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Portuguese Community of Ontario deserve more from OMNI.

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Mr. Mohamed, Mr. Dunlop, and Ms. Ziniak

"The ethnic population in Toronto/Hamilton is growing rapidly, at about twice the rate of the population as a whole. By 2011, over 68% of the people living in the Toronto area will be of ethnic origin," says Madeline Ziniak, Vice President and Station Manager of Multilingual Television, Rogers Television.

We, members of the Portuguese community of Ontario and also members of the 68% ethnic population living in the Greater Toronto area are asking that OMNI/Rogers reconsider bringing back the Portuguese news and programming to its station.

After almost 30 years of offering Portuguese programming to the Portuguese community of Ontario, OMNI whose parent company is Rogers has opted to cancel the news in Portuguese along with Canada Contacto.

Our community was there for CFMT, Channel 47, and now OMNI through all its name changes, licensing proposals and always ready to write letters to promote and pledge support to this TV station, yet without any notice to the community or regards to the Portuguese business the doors were closed like we never existed.

Omni boasts itself as a "a leading provider of ethnocultural television programming, OMNI.1 broadcasts 60% of its programming in no less than 15 languages to communities encompassing more than 18 cultures. Its ongoing commitment to reflecting the evolving needs of its diverse audience is evidenced by a regular production schedule that sees more than 22 hours of original multilingual programming produced each week - including a one hour Italian language newscast on weeknights, and a Portuguese language newscast that airs each weekday" yet it has shut the doors on one of the largest ethnocultural communities in Southwestern Ontario. How inclusive and diverse has Omni become in the last months? When deliberately removing our community from its list, are we no longer diverse enough? Census Canada informs us that 60% of Torontonians’ mother tongue is neither English/French, yet OMNI after almost 30 years of partnership with our community appears to demonstrate with the cancellation of Portuguese programming that we no longer meet the criteria of an “ethnocultural “community.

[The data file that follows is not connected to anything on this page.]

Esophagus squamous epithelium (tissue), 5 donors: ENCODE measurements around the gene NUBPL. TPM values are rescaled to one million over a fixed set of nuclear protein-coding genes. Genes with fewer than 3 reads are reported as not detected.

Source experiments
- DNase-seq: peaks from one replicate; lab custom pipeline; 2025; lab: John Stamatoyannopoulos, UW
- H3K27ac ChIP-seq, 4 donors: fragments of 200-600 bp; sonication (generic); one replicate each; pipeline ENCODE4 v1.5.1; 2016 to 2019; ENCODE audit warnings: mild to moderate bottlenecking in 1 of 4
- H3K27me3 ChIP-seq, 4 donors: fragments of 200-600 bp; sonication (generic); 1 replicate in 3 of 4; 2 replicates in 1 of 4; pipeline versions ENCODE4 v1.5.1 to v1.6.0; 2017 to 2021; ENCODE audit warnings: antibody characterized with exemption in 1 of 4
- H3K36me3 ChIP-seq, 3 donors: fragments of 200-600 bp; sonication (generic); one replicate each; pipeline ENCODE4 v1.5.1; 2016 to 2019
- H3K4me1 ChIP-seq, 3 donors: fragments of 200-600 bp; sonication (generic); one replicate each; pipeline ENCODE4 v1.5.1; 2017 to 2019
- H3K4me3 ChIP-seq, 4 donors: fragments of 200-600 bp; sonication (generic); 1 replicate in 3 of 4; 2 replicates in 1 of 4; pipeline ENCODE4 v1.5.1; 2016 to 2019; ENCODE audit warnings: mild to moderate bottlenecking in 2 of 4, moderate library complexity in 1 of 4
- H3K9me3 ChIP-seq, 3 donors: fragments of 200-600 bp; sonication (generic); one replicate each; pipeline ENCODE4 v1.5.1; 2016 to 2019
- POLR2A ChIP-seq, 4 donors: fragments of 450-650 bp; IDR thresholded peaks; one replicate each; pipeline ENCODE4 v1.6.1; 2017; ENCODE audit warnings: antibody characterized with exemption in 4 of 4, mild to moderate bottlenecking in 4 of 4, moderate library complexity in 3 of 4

We, now daughters and sons of immigrants and business of the community that once was called upon tosupport your application for licensing agreements, are now asking that you reconsider your decision and include us in your multicultural programming and also acknowledge the impact on the many of elders that are no longer being offered free over-the-air multilingual/multicultural television on a regular basis.


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